By Jacqueline M. Carlon
Pliny's ladies deals a complete attention of the various ladies who look within the letters of Pliny the more youthful. Combining particular prosopography with shut literary research, Jacqueline Carlon examines the identities of the ladies whom Pliny comprises and the way they and the boys with whom they're linked give a contribution either to this presentation of exemplary Romans and especially to his personal self-promotion. almost the entire named girls in Pliny's nine-book corpus are thought of. They shape six precise teams: these linked to competition to the principate; the family members of Pliny's mentor, Corellius Rufus; his family individuals; girls focused on testamentary disputes; excellent other halves; and girls of unseemly personality. distinct research of every letter stating ladies contains the identification of its recipient and everybody named inside, its disposition in the assortment, Pliny's language and magnificence, and its value to our notion of the altering social cloth of the early principate.
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Extra info for Pliny's Women: Constructing Virtue and Creating Identity in the Roman World
53). Whether the emperor was vexed at this seeming usurpation of his authority cannot perhaps, Fannia’s uncle. Syme further includes Fannius as one of Thrasea’s nomina. Though such an assertion is only theoretical, it does seem credible that C. Fannius, who wrote three books of an unfinished work about the fate of those killed or exiled under Nero, was related to Thrasea’s family (Fannii appear with some frequency in CIL v, numbering at least sixteen individuals). The Stoic Opposition to the Principate 27 be determined.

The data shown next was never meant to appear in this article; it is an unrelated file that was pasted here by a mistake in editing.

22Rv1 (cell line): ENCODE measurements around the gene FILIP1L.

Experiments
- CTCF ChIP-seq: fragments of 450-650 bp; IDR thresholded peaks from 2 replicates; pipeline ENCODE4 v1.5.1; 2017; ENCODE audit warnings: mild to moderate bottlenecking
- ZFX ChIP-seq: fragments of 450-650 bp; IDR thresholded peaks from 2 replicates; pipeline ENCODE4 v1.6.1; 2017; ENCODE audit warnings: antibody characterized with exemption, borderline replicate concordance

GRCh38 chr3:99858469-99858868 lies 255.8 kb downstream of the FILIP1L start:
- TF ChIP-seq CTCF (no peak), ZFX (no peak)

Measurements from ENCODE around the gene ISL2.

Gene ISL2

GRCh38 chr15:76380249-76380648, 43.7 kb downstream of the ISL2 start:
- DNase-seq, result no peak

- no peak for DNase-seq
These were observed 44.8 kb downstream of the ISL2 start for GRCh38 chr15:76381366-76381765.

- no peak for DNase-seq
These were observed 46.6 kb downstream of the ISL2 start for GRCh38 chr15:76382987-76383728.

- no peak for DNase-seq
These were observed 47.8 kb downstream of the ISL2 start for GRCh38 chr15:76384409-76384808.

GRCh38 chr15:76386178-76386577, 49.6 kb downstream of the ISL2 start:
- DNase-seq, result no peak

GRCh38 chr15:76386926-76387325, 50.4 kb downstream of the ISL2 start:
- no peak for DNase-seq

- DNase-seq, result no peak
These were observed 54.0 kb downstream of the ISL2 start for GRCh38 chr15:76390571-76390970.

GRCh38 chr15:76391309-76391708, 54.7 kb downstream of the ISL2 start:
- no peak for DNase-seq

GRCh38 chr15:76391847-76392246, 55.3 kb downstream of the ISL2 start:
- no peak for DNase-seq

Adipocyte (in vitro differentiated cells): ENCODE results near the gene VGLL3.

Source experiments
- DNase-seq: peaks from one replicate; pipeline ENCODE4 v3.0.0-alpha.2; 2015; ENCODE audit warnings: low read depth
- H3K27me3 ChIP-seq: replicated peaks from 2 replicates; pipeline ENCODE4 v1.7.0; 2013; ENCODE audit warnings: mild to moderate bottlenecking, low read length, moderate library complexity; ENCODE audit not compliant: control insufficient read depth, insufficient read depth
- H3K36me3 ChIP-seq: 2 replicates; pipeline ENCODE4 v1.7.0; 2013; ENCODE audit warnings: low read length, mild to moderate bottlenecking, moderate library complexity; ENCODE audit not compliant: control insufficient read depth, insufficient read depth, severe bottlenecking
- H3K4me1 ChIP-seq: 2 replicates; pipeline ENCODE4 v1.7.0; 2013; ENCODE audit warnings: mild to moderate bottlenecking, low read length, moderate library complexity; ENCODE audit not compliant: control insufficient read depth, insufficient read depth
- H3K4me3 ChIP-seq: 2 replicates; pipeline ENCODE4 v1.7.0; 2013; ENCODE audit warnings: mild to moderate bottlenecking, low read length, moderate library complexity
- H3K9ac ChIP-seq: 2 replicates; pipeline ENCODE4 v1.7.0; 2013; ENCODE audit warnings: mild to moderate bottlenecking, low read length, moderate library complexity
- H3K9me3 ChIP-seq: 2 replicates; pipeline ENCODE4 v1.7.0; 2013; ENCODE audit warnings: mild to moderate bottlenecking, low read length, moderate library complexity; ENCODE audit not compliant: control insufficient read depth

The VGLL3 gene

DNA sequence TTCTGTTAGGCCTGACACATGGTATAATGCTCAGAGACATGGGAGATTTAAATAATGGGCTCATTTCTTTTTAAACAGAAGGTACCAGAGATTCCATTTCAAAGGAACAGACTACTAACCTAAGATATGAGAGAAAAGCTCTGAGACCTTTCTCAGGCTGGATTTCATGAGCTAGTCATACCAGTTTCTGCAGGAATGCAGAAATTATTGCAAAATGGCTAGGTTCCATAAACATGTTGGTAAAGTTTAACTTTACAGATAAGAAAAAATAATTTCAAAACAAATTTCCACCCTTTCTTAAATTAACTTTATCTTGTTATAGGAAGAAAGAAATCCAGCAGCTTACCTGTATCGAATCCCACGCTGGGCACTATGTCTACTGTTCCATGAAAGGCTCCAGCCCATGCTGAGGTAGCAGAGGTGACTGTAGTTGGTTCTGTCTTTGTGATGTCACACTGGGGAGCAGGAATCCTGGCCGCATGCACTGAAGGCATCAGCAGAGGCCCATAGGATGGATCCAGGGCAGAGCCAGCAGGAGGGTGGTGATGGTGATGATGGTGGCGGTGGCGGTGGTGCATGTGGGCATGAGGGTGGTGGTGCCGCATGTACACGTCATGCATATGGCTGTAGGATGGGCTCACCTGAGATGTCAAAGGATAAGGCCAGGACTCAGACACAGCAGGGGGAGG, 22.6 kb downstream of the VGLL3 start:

While Iunius Mauricus is one of Pliny’s addressees and is mentioned in a number of letters, even Pliny provides little concrete information about him. 18), and so they offer no details of his political life. 5 that he must await the arrival of Mauricus and his approval before acting against Regulus for his role in the prosecution of Arulenus Rusticus. Whether Pliny was motivated by courteous respect for Mauricus or by close personal ties to him is 18 Pliny makes clear in Ep. 5 that it was entirely acceptable for individuals to eschew a senatorial career, choosing instead to live in relative obscurity outside of the city of Rome.
75) only as an example of the quick resolution of past military instability in contrast to the extended unrest of 69, but the historian’s cursory treatment of the revolt belies the symbolic importance of Arria the Elder and Paetus; their joint suicide became a model for both noble death and marital devotion. Pliny recounts several episodes from the elder Arria (I)’s life, all centered around her commitment to her husband, Aulus Caecina Paetus, and focused on the chief event of her life, the arrest and prosecution of her husband for treason against the emperor Claudius.